Exposing broiler eggs to green, red and white light during incubation
Archer, G. S.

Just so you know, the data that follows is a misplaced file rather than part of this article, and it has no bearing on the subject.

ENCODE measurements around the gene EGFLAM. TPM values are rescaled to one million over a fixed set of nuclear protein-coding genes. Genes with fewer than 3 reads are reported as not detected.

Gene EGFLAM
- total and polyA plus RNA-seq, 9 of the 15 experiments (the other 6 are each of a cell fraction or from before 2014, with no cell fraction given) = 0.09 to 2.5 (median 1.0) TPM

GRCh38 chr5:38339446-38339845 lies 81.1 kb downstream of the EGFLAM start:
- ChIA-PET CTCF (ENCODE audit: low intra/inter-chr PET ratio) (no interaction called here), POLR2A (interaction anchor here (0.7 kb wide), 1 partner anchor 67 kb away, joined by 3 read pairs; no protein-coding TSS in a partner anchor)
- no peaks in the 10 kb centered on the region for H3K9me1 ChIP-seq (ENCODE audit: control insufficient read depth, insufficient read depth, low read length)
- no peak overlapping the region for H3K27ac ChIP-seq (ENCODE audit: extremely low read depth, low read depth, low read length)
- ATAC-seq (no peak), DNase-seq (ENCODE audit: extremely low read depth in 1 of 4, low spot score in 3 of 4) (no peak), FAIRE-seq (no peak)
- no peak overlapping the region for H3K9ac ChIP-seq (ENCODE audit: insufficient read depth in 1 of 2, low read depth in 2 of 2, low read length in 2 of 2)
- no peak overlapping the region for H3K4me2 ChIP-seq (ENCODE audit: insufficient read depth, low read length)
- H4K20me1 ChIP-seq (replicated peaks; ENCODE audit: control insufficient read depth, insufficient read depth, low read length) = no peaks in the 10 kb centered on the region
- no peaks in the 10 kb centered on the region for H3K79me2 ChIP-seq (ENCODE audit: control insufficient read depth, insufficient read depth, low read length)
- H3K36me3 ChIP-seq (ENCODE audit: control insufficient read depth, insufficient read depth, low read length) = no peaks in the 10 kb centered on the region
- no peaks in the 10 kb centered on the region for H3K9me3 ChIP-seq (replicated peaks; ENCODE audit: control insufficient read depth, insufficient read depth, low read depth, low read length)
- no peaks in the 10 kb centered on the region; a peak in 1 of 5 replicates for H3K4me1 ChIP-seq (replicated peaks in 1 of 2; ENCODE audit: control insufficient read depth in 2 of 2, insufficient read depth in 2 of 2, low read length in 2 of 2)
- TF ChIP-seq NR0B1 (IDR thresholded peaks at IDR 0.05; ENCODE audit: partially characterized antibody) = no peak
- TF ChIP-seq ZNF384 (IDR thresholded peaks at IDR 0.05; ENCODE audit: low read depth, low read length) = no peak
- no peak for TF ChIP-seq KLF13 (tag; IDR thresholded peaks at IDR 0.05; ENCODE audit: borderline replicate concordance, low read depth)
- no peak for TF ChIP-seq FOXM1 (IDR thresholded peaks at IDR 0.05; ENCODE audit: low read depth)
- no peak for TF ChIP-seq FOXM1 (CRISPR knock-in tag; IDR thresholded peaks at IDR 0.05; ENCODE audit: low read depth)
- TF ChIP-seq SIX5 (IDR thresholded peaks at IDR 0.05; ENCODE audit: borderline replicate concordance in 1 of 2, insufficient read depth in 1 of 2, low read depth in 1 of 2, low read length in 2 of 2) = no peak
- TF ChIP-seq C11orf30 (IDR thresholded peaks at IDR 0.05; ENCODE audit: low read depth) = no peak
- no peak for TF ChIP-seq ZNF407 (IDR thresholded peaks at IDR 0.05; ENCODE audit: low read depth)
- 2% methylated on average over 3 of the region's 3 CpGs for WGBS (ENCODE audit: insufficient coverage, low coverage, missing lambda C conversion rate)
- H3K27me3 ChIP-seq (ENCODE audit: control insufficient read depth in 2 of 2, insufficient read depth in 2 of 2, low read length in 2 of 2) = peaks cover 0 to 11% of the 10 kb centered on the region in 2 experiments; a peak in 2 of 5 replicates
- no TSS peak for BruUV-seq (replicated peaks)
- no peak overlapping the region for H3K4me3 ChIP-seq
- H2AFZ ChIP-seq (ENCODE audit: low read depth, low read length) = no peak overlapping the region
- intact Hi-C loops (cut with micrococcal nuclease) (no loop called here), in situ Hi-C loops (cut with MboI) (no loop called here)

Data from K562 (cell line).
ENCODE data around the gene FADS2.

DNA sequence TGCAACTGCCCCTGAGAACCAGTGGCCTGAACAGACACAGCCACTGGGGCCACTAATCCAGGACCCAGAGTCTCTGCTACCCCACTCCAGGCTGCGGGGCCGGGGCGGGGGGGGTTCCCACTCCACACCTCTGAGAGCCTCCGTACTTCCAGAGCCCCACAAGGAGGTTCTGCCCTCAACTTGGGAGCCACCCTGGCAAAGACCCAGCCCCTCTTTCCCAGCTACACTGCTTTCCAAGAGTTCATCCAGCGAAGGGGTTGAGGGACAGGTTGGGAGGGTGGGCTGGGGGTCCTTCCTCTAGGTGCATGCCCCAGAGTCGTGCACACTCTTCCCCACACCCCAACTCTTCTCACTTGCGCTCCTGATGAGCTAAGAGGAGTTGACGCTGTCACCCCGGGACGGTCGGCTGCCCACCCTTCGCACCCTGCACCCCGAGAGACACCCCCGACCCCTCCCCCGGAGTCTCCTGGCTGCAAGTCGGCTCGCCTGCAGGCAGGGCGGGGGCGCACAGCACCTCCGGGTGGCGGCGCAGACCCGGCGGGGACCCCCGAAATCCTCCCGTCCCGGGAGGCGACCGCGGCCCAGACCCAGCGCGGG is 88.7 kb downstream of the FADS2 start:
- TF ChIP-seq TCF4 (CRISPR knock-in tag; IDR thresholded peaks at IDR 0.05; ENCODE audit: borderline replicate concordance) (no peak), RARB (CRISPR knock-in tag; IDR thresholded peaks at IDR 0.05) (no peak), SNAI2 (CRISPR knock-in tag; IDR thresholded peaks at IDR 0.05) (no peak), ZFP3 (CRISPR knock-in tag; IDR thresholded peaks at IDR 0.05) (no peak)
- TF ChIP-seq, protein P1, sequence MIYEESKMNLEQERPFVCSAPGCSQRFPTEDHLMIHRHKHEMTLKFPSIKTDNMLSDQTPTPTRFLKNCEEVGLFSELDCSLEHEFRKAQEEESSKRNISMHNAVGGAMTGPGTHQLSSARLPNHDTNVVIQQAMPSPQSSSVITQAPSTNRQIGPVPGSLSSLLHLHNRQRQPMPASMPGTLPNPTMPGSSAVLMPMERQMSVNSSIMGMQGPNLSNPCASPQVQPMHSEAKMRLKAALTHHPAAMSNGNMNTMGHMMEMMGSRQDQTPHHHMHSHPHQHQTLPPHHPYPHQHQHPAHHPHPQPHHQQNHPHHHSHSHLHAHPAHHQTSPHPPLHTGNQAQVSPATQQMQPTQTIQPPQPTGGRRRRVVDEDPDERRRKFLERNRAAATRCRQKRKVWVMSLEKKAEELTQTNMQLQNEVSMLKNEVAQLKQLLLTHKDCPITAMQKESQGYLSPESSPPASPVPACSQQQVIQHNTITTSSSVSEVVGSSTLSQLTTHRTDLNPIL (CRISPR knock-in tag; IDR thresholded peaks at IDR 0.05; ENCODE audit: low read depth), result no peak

Previous work has shown that exposing broiler eggs to white light during incubation can improve hatchability and post-hatch animal welfare. It was hypothesized that due to how different wavelengths of light can affect avian physiology differently, and how pigmented eggshells filter light that different monochromatic wavelengths would have differential effects on hatchability and post-hatch animal welfare indicators. To determine, we incubated chicken eggs (n=6912) under either no light (dark), green light, red light or white light; the light level was 250 lux. White and red light were observed to increase hatch of fertile (P<0.05) over dark and green light incubated eggs. White, red and green light exposure during incubation improved (P<0.05) the proportion of non-defect chicks over dark incubated eggs. Post-hatch 45-day weight and feed conversion was not affected by light exposure of any wavelength (P>0.05). Fear response of during isolation and tonic immobility was reduced (P<0.05) in broilers incubated under white or red light when compared with either green or dark broilers. Broilers incubated with white or red light had lower (P<0.05) composite asymmetry scores and higher (P<0.05) humoral immunity titers than dark incubated broilers, however, green light broilers did not differ (P>0.05) from dark incubated broilers. All light incubated broilers had lower (P<0.05) plasma corticosterone and higher (P<0.05) plasma serotonin concentrations than dark incubated broilers. These results indicate that white light and red light that is a component of it are possibly the key spectrum to improving hatchability and lower fear and stress susceptibility, whereas green light is not as effective. Incubating broiler eggs under these spectrums could be used to improve hatchery efficiency and post-hatch animal welfare at the same time.Show more [+] Less [-]